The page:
SSE Airtricity League Premier Division

Teak-tough warrior James Coll was Dundalk FC's granite-block at the back

SSE Airtricity League Premier Division

Caoimhín Reilly

Reporter:

Caoimhín Reilly

Email:

caoimhin.reilly@dundalkdemocrat.ie

Teak-tough warrior James Coll was Dundalk FC's granite-block at the back

Dundalk FC's James Coll confronts John Caulfield of Cork City during the 1991 League of Ireland title decider at Turner's Cross. (Pic: Sportsfile)

Norman Hunter bites legs, Vinnie Jones bites noses and a snarl from James Coll is usually enough to send goose pimples shooting up and down the necks of National League centre-forwards. Carved from granite, the Scot is the sort of guy who would not flinch if ordered to spearhead the charge at Bannockburn. He is the National League equivalent of a Sherman tank.

The Irish Independent’s Philip Quinn, 1995.

Democrat: “Is that accurate, James?”

Coll: “It could be close to it, yeah. Then there was the Felix Healy thing… Ah, no, that was at Bohemians. Never mind.”

Democrat: “No, go on.”

Coll: “Do you not know about that.”

Democrat: “No.” (Perhaps all the better for not!)

Coll: “The year I signed with Turlough at Bohs (1995) we were playing up in Derry, first against second. It was nil-all at half-time and I’d made two or three tackles, ‘man and ball’ if you understand what I’m saying. Not over the top or anything, just man and ball. Felix Healy comes over, ‘you Scottish…’

“I said to him: ‘Listen, you were a shitbag as a player; you’re a shitbag as a manager. Fuck off’.

“He walked over to me, looked at me and punched me - this is the manager of Derry City. He went to do it again and I grabbed his throat and squeezed it. The referee came over and I asked if he saw what happened. He said to get behind him - I thought for my own protection - because Healy was going mad. He took out the red card and showed it to Felix Healy. Healy came again and I grabbed his throat so that he couldn’t hit me. The referee turned around and gave me a red card.

“‘What’s that for?’”

“‘Retaliation,’ he said.”

“I made a run for Healy at that stage, ‘I’ll show you what retaliation is…’ Two or three guys got me to the ground...

“I had to go to the Four Courts in Dublin to clear my name. To this day, I know I should have sued Derry City, but I was told by Bohemians and the FAI not to because Derry could have been thrown out of the league and maybe out of football. I didn’t want to go that far.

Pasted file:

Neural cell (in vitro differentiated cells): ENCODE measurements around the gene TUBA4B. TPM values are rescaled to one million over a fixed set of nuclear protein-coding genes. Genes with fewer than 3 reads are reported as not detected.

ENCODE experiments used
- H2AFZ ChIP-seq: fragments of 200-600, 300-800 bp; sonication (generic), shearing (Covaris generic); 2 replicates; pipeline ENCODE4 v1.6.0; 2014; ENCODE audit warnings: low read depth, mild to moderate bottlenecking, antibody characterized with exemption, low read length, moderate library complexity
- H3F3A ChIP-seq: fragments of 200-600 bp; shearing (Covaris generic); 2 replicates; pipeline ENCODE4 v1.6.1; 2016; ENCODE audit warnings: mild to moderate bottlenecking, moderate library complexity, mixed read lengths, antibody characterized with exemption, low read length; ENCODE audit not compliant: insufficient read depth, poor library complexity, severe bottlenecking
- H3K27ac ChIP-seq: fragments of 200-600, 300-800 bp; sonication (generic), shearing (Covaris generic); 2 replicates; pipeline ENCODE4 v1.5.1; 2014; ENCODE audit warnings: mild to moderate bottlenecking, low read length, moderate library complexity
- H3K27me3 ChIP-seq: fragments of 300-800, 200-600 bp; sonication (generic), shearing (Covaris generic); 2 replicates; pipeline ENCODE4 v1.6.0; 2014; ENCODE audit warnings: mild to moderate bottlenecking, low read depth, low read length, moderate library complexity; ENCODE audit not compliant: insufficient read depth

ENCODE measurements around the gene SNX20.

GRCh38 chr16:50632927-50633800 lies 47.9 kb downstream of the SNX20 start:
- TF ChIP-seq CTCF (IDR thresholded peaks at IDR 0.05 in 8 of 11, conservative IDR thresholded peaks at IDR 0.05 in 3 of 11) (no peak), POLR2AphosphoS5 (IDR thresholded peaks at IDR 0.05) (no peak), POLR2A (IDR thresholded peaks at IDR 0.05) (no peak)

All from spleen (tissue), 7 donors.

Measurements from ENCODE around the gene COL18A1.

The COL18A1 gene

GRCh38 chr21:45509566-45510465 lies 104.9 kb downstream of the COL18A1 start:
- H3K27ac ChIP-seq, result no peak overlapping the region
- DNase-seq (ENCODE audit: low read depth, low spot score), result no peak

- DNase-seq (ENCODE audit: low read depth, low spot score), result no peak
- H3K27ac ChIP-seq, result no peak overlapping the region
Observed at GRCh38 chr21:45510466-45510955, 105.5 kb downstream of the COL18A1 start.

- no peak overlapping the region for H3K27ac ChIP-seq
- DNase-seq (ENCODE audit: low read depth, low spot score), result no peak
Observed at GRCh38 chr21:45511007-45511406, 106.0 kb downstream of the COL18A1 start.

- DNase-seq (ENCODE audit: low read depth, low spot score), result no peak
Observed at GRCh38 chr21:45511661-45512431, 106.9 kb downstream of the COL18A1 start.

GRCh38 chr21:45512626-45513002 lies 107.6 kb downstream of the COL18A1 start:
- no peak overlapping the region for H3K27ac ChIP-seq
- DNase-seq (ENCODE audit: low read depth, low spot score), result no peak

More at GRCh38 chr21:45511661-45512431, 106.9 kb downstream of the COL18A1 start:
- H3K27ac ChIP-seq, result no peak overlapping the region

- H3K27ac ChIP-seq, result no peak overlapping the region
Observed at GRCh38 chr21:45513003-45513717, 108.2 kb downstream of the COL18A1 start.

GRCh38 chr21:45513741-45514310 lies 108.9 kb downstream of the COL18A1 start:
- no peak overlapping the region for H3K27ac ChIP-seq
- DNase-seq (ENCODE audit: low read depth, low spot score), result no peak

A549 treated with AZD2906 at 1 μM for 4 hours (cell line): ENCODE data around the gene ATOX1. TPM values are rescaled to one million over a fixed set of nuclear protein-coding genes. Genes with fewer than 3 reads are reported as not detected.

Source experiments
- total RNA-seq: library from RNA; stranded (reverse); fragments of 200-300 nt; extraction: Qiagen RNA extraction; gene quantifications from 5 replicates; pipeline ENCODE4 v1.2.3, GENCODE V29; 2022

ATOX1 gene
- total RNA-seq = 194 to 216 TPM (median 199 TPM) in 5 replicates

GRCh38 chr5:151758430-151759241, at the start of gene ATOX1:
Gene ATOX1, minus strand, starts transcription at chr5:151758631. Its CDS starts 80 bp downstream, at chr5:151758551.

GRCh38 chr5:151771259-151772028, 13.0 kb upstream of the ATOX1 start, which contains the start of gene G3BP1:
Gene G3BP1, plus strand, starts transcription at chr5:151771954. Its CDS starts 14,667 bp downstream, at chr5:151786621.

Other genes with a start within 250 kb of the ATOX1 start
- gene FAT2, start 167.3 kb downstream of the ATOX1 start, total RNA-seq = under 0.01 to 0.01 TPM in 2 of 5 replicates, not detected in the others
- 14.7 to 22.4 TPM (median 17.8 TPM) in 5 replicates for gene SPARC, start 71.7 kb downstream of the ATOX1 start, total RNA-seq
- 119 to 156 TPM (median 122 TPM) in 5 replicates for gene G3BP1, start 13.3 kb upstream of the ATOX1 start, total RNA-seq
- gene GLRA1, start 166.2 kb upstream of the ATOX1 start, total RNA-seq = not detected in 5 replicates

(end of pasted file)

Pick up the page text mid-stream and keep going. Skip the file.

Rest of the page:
“The FAI, after they got the referee’s report, they banned me for three weeks. Felix Healy got nothing… Never a dull moment, I’m afraid.”

Quite so.

REVERED
James Coll remains a revered figure among portions of the Dundalk FC fanbase. While lacking the profile of, say, Dermot Keely or Tommy McConville, the fondly-remembered Scot skippered The Lilywhites to the 1995 league title, having also been a spinal member of the championship-winning side of four seasons earlier.

Plucked from obscurity by Turlough O’Connor in 1984, he was an instant hit at Athlone Town, lining-up alongside Tom Connolly, Pádraig O’Connor and the likes. Reared in Glasgow, before moving to Gaoth Dobhair, County Donegal, where his father came from, at the age of 16 Coll was unsure of where his career would go.

A successful stint with Gweedore Celtic preceded a work placement in Dublin, where he featured and was spotted playing for a local side in Tallaght. On to Athlone, where he began to forge a promising reputation. So much so that Belgian giants Anderlecht lodged their interest, speaking to O’Connor, only for the clubs to fail when it came to financial negotiations.

He was only told subsequently of the talks and has never got around to inquiring whether it was money alone that prevented the transfer process from furthering.

“I remember going home to my wife and asking if she spoke French. ‘We’re going to Belgium’,” Coll recalls, chuckling.

And then there was later interest from Mansfield, which didn’t materialise. Hostility at a trial match not exactly making the newcomer feel entirely welcome.

“The manager was to meet me, but there was a match so I arrived at the airport and this guy collects me; a big, big guy. I was about six feet one and this guy was six-five; a big bulky thing. I shook his hand and he nearly crushed mine…

“‘I’m the representative of Mansfield,’ he says.

“‘Aye, James here.’

“‘What’s your position, James?’

“‘I’m a centre-half.’

“He looked me in the eye and walked up. He says: ‘I’m the centre-half and I’m the captain.’

“I’m streetwise and I knew right away, ‘I’m getting nowhere here’. He didn’t welcome me, he actually threatened me.